Elsewhere, the same feature set is here. You can queue up to five async games at once, these each have a 48 hour timeout which can drop lower but gets somewhat refreshed each turn. That sounds more confusing than it is, it is the same system BoardGameArena uses and it works quite well, that’s probably all you need to care about. You can play a real-time game as well. The game features a ranking system, the familiar ELO system to be exact.
One new feature I almost forgot to call out was the ability to pre-plan your future turns. After you take your normal async turn, you can enter a mode which allows you to plan your next move. The thought here seems to be that sometimes you can forget your plan of attack in a game like this, so allowing players to essentially plan out multiple turns at once would help there. I suspect many will never use this feature but those who do will absolutely love it.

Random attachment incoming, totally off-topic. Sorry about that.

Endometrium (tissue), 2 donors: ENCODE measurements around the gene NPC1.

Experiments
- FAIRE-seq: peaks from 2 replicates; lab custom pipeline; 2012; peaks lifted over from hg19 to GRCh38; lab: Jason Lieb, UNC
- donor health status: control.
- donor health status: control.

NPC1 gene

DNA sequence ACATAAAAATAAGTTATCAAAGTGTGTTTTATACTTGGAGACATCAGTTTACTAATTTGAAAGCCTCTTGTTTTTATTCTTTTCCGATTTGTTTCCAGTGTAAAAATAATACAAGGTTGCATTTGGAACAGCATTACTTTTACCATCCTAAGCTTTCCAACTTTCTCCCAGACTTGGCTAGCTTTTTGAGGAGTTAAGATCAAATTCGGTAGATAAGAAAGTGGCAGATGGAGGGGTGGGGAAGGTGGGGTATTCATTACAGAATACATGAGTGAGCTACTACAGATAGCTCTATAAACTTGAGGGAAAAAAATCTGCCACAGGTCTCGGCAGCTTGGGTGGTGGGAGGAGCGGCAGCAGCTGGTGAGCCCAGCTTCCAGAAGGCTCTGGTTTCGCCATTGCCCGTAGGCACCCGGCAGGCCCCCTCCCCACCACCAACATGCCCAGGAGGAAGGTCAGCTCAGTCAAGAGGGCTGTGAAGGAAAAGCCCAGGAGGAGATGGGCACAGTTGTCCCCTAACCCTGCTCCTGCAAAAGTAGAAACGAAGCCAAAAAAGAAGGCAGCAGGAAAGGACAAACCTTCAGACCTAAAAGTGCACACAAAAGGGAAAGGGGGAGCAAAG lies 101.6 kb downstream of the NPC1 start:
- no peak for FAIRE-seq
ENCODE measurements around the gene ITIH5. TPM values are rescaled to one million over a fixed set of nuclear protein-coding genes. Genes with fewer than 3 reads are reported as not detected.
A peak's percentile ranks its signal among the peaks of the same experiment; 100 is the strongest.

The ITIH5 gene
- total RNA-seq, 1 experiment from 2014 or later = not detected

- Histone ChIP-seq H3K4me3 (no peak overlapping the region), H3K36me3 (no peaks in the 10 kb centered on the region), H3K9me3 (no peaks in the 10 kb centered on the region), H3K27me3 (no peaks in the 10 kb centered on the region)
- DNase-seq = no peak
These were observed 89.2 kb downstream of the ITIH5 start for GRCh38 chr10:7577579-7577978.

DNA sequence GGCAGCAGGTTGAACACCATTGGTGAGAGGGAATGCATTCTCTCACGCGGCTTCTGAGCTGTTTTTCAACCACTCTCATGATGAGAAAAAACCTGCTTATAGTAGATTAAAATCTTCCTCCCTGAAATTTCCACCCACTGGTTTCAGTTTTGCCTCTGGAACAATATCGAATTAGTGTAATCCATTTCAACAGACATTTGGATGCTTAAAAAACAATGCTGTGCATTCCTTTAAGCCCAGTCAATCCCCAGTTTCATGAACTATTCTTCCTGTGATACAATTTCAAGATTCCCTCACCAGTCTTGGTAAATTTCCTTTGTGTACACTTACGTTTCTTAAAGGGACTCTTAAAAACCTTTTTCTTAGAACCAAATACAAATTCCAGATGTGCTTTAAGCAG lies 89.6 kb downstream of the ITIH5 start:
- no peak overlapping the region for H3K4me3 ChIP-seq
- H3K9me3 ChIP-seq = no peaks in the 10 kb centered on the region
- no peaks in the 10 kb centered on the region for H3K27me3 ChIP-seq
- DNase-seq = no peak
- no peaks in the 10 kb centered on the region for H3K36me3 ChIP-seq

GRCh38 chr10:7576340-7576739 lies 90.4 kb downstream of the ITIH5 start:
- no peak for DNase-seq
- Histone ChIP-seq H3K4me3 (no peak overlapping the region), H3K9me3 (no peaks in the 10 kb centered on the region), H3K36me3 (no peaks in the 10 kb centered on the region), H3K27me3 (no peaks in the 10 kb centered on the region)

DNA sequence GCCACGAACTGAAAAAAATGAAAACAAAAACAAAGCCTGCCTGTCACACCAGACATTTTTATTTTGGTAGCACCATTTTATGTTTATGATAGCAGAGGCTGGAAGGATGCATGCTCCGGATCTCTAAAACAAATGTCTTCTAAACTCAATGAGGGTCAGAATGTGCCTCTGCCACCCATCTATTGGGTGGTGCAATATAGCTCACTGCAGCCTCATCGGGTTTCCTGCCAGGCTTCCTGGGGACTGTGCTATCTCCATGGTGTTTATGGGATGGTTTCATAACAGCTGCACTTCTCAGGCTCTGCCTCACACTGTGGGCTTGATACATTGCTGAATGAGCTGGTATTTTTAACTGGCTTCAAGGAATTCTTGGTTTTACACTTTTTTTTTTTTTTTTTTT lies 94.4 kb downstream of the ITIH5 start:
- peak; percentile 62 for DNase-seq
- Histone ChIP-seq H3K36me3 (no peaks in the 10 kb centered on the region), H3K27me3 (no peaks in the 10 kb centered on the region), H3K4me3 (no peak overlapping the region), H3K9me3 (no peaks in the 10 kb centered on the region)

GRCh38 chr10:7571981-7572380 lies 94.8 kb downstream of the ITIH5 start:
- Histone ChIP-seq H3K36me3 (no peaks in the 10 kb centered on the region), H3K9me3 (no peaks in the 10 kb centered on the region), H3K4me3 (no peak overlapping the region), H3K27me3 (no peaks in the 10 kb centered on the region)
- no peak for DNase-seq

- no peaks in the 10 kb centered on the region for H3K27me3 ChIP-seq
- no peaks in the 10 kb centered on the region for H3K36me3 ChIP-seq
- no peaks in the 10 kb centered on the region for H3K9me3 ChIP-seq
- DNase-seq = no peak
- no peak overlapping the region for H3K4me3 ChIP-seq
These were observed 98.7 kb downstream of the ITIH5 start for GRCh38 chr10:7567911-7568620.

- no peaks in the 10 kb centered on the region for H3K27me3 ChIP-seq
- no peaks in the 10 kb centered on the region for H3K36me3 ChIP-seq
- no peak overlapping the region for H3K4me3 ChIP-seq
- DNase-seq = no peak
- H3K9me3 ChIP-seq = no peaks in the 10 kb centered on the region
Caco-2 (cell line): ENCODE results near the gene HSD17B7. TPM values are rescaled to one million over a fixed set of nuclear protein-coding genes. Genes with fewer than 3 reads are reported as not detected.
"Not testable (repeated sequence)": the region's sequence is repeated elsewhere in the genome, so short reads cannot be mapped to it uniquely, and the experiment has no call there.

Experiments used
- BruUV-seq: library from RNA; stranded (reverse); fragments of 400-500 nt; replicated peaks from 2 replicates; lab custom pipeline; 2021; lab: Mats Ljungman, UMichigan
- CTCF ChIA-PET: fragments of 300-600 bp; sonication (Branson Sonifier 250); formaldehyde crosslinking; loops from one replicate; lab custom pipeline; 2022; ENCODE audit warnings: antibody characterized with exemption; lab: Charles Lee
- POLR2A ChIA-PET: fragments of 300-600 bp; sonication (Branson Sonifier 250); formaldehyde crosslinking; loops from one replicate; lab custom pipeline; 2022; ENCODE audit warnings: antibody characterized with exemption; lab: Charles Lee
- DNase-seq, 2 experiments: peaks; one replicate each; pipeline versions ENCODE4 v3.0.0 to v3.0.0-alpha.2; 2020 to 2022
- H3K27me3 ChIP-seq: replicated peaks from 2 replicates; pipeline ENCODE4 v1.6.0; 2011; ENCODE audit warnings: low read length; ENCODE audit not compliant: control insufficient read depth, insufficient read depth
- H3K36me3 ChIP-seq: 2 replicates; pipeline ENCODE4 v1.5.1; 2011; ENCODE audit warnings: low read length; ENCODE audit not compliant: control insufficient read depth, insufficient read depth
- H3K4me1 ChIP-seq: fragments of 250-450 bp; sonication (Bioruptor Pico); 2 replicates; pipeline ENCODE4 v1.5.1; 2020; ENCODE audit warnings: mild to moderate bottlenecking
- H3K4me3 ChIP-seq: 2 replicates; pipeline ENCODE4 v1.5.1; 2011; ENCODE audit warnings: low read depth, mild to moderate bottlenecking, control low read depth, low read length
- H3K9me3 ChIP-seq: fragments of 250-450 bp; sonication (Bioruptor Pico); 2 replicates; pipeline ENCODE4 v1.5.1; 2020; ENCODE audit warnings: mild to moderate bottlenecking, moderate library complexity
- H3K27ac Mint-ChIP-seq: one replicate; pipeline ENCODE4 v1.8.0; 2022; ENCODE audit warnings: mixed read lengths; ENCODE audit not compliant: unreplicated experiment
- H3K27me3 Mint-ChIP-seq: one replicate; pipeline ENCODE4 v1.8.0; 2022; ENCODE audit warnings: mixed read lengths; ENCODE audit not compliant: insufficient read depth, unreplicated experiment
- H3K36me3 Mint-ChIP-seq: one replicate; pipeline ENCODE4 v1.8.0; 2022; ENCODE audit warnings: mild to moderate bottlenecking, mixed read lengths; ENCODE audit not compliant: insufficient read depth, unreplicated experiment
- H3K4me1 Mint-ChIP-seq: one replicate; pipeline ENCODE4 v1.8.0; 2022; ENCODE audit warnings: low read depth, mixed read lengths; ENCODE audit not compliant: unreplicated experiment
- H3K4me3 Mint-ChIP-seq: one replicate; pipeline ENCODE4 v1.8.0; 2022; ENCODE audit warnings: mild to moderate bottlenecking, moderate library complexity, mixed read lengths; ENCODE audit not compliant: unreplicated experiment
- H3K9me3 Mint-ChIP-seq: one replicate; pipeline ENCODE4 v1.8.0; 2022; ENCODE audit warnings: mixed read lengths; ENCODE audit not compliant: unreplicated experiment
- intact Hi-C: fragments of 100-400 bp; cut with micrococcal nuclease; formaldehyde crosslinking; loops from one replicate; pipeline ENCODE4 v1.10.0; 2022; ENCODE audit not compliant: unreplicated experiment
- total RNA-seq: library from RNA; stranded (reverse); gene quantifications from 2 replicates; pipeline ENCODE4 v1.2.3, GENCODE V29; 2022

The game also offers local pass-and-play.
Single player games are played against one to three AI. Each of the AI can be one of four difficulty levels: Easy, medium, hard, and cheater. I’m glad somebody finally had the guts to call extremely difficult AIs cheaters, I’ve been doing that for years! I’m quite awful at this game so I am not the person to judge the quality of the AI here, but given the history of Digidiced’s games and their AI expert Tysen Streib, it’s a safe bet to say the AI will present a strong challenge to players of all skill levels.
The game offers a few different settings when starting a game. There’s a screenshot of those in this review for those who want more details.